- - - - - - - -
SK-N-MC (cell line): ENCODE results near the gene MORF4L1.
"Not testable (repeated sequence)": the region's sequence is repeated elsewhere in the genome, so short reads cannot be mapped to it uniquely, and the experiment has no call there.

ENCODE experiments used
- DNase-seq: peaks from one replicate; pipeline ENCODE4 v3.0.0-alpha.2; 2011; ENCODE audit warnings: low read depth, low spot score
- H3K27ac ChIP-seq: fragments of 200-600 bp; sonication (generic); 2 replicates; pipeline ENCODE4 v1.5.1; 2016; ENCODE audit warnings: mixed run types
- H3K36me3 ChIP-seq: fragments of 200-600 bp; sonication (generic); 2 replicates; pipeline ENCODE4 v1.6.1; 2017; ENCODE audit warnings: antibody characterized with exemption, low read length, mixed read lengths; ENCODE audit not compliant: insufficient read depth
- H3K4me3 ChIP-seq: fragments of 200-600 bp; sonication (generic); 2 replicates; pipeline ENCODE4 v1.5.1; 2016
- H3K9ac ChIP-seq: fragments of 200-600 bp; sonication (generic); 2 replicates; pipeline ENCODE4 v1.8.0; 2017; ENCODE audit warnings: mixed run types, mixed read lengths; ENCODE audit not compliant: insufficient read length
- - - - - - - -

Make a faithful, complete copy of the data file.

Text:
SK-N-MC (cell line): ENCODE results near the gene MORF4L1.
"Not testable (repeated sequence)": the region's sequence is repeated elsewhere in the genome, so short reads cannot be mapped to it uniquely, and the experiment has no call there.

ENCODE experiments used
- DNase-seq: peaks from one replicate; pipeline ENCODE4 v3.0.0-alpha.2; 2011; ENCODE audit warnings: low read depth, low spot score
- H3K27ac ChIP-seq: fragments of 200-600 bp; sonication (generic); 2 replicates; pipeline ENCODE4 v1.5.1; 2016; ENCODE audit warnings: mixed run types
- H3K36me3 ChIP-seq: fragments of 200-600 bp; sonication (generic); 2 replicates; pipeline ENCODE4 v1.6.1; 2017; ENCODE audit warnings: antibody characterized with exemption, low read length, mixed read lengths; ENCODE audit not compliant: insufficient read depth
- H3K4me3 ChIP-seq: fragments of 200-600 bp; sonication (generic); 2 replicates; pipeline ENCODE4 v1.5.1; 2016
- H3K9ac ChIP-seq: fragments of 200-600 bp; sonication (generic); 2 replicates; pipeline ENCODE4 v1.8.0; 2017; ENCODE audit warnings: mixed run types, mixed read lengths; ENCODE audit not compliant: insufficient read length